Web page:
Data curation, B.Z. and Y.Z.; funding acquisition, B.Z. and C.X.; project administration, B.Z.; software, C.D.; supervision, C.X.; writing—original draft, B.Z.
This work was supported by National Key Research and Development Program of China (2017YFC0601202), National Science Foundation of China (41802108), and Fundamental Research Funds for the Central Universities (CUGL170812).
We would like to thank Sinacili, Baimakangzhu, He Jianwen, and Lurongcili from the Hongshan deposit for the help in the field. The editor and two reviewers are thanked for their constructive and detailed review of this manuscript.
Conflicts of Interest
The authors declare no conflict of interest.
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Figure 1. (a) Tectonic map sketch showing the distribution of principal continental blocks and sutures of Southeast Asia. The location and outline of the Yidun island arc are indicated. (b) Tectonic framework of the Sanjiang Tethyan domain and location of the southern Yidun arc. (c) Geological map showing the distribution of porphyry and skarn deposits in the southern Yidun arc. Modified from Zu et al. and Deng et al. [1,17].
Figure 2. Simplified geological map (a) and cross-sections (b,c) of the Hongshan Cu–Mo deposit. Modified from Wang et al. .
Figure 3. Photographs and photomicrographs showing characteristics of skarn ores in the Hongshan deposit. (a) Garnet in endoskarn in contact with residual quartz monzonite porphyry. (b) Massive or layered skarn ores with dense disseminated pyrrhotite in exoskarn. (c) Euhedral garnet in exoskarn ores with dense disseminated pyrrhotite and chalcopyrite. (d) Greenish-brown garnet in distal skarns along the marble. (e) Reddish-brown distal skarn in pyroxene hornfels. (f) Brown eduhedral garnet along with marble and wollastonite. (g–k) Garnets in the exoskarns are isotropic and euhedral, anisotropic, and display evident oscillatory zoning. (l) Garnet from distal skarn lacks of apparent oscillatory zonings. Ccp: chalcopyrite, Dio: diopside, Grt: garnet, Po: pyrrhotite, Qtz: quartz, Ser: sericite, Wo: wollastonite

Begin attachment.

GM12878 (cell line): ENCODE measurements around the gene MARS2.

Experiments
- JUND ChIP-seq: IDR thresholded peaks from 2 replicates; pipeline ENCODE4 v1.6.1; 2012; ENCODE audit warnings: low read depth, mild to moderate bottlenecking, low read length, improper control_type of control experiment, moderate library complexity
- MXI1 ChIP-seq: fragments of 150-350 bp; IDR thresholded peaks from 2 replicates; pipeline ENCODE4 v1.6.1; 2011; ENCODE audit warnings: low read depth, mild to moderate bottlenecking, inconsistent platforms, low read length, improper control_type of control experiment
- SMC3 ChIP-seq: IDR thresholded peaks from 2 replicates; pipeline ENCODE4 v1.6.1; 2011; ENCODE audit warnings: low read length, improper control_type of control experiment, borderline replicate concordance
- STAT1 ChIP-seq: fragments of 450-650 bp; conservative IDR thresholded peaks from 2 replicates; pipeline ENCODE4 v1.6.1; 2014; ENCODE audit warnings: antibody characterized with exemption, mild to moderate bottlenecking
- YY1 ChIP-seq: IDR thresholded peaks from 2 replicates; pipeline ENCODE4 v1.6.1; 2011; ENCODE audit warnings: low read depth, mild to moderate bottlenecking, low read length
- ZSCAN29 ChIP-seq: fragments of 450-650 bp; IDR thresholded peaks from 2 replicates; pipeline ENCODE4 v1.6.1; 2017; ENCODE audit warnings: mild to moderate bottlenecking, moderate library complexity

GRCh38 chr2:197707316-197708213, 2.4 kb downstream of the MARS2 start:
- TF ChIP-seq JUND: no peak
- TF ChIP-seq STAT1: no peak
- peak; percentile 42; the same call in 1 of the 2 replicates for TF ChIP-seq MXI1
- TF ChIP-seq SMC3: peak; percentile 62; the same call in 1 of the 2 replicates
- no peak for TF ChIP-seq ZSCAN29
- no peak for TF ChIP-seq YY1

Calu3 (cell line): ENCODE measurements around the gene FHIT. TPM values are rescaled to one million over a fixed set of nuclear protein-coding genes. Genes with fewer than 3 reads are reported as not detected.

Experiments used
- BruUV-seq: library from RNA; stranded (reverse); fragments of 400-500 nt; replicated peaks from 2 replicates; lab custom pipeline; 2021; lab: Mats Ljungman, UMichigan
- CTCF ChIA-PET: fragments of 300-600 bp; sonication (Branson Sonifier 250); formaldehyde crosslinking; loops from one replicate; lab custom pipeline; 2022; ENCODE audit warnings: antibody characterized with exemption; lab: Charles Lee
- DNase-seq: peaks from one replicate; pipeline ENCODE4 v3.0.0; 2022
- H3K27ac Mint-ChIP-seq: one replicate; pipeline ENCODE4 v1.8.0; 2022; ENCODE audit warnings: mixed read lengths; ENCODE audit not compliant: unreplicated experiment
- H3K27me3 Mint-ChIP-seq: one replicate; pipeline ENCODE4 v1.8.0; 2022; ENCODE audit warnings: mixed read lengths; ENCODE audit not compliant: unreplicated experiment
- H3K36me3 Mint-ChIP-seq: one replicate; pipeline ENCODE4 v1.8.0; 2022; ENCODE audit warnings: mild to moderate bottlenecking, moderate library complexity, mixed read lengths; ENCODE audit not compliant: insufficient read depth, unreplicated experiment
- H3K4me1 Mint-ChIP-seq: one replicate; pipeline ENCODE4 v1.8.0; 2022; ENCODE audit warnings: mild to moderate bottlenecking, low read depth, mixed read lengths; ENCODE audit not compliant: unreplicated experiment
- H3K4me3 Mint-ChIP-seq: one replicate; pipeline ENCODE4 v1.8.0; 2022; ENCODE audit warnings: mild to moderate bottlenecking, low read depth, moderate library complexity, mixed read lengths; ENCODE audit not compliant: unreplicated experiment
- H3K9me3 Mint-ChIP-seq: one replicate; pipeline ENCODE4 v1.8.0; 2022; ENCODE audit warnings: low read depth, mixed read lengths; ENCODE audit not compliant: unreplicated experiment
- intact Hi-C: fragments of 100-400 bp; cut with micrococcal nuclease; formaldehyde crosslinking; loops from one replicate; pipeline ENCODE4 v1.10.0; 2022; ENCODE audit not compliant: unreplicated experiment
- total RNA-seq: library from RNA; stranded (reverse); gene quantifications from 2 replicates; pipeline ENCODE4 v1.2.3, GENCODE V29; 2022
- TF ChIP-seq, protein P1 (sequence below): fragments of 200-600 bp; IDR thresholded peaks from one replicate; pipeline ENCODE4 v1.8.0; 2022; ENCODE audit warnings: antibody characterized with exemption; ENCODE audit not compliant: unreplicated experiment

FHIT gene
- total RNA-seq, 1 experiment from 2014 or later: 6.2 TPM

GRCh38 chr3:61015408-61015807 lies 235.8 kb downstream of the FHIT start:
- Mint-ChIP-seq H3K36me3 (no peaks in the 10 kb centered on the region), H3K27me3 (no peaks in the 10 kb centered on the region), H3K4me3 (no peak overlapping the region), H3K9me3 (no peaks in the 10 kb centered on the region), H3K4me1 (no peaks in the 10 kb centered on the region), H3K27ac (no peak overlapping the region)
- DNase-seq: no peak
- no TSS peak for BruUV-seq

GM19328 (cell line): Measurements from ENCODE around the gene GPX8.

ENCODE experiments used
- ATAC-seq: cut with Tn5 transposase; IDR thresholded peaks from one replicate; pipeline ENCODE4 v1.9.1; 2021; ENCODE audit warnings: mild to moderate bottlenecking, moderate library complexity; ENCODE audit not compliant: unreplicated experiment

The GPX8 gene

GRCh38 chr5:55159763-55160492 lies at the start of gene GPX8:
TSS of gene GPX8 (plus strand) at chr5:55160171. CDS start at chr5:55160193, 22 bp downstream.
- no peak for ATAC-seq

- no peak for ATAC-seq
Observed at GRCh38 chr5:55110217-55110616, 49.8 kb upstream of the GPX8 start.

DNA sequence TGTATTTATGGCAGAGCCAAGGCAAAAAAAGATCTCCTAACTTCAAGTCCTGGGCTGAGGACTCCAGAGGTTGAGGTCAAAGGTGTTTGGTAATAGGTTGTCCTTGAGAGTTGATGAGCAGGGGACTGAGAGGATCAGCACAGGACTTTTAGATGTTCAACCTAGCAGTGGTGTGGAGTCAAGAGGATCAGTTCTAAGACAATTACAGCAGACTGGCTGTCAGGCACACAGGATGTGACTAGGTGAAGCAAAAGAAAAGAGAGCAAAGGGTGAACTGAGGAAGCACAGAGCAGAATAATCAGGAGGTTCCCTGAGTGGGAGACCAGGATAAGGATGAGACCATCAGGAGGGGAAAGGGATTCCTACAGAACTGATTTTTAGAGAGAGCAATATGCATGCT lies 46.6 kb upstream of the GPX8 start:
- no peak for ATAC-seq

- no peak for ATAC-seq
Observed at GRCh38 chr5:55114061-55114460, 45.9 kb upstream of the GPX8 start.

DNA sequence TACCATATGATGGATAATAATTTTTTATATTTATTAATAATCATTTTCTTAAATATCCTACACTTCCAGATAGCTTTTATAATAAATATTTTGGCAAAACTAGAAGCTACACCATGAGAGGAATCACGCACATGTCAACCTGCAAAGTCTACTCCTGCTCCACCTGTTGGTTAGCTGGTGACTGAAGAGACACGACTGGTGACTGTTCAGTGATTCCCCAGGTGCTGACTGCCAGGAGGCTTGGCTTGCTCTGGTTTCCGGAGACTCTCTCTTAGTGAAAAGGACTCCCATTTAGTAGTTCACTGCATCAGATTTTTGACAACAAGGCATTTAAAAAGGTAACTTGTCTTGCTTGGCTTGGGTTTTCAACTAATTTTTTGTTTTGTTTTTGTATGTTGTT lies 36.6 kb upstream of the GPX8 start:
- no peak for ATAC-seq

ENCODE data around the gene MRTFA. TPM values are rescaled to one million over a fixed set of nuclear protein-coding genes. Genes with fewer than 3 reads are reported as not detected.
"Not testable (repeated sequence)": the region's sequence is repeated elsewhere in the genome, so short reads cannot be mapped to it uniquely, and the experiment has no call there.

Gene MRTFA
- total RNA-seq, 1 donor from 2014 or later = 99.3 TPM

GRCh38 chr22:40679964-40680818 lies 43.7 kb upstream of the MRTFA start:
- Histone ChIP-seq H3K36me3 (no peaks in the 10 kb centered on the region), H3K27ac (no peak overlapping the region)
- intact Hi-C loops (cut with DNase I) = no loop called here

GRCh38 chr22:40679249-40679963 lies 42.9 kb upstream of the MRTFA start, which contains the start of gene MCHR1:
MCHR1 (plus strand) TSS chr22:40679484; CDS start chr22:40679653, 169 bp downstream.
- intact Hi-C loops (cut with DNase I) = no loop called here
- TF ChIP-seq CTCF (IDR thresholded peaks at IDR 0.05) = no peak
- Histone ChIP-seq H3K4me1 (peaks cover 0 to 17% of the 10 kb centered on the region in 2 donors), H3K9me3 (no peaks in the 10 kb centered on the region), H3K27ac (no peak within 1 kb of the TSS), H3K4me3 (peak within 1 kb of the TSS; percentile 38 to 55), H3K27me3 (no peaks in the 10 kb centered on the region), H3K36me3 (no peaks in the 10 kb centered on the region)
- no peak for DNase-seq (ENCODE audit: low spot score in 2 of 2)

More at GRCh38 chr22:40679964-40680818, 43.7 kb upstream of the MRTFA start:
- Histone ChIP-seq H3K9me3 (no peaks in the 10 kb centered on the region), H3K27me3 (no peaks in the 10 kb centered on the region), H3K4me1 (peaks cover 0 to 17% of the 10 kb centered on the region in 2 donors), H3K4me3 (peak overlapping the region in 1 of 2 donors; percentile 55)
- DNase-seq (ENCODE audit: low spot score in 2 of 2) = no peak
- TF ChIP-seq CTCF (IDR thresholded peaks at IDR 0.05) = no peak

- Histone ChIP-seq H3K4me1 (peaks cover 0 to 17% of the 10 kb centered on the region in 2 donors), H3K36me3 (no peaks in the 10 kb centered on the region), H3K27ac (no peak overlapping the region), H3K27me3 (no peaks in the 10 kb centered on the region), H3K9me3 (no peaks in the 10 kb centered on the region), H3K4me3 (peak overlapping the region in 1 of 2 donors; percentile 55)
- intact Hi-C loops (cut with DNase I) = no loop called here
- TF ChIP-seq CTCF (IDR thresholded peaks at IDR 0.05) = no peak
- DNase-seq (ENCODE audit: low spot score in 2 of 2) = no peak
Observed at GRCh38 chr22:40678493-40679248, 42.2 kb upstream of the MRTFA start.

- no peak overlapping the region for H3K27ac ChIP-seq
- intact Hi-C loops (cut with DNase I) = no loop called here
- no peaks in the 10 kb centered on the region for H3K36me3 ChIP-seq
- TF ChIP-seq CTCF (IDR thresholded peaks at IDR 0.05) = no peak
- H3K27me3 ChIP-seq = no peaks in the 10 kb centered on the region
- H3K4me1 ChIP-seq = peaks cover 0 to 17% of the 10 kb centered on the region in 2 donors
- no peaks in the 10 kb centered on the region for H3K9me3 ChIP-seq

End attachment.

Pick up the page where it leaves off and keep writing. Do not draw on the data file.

Figure 4. Major element compositions of garnets (a) and pyroxene (b) showing their dominance of end members from three selected skarn mineral deposits. Pyralspite–(pyrope + spessartine + almandine + uvarovite).
Figure 5. Variation of FeOT and Al2O3 content from core to margin in the garnet grains from the layered skarn ores.
Figure 6. Sm–Nd garnet from the layered skarn ore in the Hongshan deposit. Age provided in (a) is calculated from all of the plotted data and age in (b) is calculated from seven garnet samples.
Table 1. Electron microprobe analyses of garnet from the Hongshan deposit (wt %).
|Sample||Garnet–Diopside Skarn||Garnet–Diopside Skarn|
|Number of cations on the basis of 12 O|
Table 2. Electron microprobe analyses of garnet from the Hongshan deposit (wt %).
|Sample||Garnet–Diopside, Exoskarn||Diopside–Garnet Skarn|
|Number of cations on the basis of 12 O|
Table 3. Electron microprobe analyses of garnet from the Hongshan deposit (wt %).
|Sample||Garnet–Diopside Skarn||Diopside–Garnet Skarn|
|Number of cation on the basis of 12 O|
Table 4. Electron microprobe analyses of diopside from the Hongshan deposit (wt %).
|Sample||Garnet–Diopside Skarn||Garnet–Diopside Skarn||Diopside Skarn||Diopside Skarn|
|Number of cations on the basis of 6 O|
Table 5. Electron microprobe analyses of actinolite from the Hongshan deposit (wt %).
|Cations on the basis of 23 oxygens||Si||Ti||Al||Fe3+||Fe2+||Cr3+||Mn||Mg||Ca||Na||K|
Table 6. Sm–Nd concentrations and isotopic ratios of the garnet from the Hongshan deposit.
|Sample||Sm (μg/g)||Nd (μg/g)||147Sm/144Nd||143Nd/144Nd||Standard Error||εNd (t)|